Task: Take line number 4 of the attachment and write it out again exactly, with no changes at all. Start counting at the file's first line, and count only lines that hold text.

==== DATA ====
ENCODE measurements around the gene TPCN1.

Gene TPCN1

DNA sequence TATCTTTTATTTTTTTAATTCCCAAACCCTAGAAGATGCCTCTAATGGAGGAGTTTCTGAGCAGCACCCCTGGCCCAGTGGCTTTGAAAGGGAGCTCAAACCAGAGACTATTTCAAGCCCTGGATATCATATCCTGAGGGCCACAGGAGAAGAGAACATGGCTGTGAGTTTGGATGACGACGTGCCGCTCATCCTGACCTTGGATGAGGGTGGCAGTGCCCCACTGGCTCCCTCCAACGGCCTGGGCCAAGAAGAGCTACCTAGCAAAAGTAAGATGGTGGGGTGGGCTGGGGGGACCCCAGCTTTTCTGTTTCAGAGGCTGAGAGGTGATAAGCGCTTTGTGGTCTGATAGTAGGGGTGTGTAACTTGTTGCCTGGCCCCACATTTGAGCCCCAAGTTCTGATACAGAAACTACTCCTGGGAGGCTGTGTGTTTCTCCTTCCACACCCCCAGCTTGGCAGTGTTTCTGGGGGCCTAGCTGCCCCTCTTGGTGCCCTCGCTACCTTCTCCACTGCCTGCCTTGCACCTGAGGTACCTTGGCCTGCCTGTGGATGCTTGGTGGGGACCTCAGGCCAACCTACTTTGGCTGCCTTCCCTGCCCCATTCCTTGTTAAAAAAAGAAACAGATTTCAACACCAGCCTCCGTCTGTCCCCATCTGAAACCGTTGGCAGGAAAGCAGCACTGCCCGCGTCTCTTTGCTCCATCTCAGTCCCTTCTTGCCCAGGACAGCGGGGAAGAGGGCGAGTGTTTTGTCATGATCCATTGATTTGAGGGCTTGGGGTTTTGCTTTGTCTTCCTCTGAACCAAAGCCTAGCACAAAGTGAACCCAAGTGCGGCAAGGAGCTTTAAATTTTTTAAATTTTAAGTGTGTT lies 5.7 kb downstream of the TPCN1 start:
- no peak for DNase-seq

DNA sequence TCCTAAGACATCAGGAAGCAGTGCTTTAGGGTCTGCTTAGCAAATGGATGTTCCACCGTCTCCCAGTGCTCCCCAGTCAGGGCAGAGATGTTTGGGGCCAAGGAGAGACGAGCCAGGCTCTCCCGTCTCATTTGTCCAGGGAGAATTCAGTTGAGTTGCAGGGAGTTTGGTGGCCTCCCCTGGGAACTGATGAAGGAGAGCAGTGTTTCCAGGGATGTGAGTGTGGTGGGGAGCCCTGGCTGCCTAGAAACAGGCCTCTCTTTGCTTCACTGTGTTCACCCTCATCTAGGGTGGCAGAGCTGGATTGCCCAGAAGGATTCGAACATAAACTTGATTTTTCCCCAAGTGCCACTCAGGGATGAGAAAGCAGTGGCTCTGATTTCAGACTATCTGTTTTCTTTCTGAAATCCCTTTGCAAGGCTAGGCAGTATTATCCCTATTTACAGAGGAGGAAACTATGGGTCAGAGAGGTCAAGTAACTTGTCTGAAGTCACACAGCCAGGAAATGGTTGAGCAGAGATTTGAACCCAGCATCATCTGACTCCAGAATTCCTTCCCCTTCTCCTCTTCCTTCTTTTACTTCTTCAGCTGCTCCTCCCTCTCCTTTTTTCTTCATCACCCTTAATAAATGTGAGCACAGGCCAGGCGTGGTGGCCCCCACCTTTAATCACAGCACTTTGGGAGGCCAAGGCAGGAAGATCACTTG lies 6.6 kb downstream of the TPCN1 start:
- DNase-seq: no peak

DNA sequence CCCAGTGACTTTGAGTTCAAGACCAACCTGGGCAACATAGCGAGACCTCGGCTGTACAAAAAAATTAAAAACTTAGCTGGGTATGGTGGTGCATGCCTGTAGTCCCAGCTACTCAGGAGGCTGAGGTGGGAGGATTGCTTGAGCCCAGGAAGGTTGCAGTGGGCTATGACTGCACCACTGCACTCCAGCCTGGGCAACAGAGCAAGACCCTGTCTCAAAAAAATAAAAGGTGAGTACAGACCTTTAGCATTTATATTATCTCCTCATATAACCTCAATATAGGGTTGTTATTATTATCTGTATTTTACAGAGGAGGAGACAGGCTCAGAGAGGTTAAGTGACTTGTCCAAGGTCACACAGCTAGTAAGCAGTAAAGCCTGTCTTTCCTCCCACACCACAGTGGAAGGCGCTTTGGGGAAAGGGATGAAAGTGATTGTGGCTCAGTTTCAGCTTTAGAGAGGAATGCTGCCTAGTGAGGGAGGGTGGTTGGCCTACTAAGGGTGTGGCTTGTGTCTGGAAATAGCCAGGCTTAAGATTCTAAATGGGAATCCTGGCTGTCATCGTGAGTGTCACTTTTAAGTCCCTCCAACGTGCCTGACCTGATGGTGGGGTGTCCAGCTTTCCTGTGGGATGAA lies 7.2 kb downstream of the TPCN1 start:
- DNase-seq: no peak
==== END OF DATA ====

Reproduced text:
- no peak for DNase-seq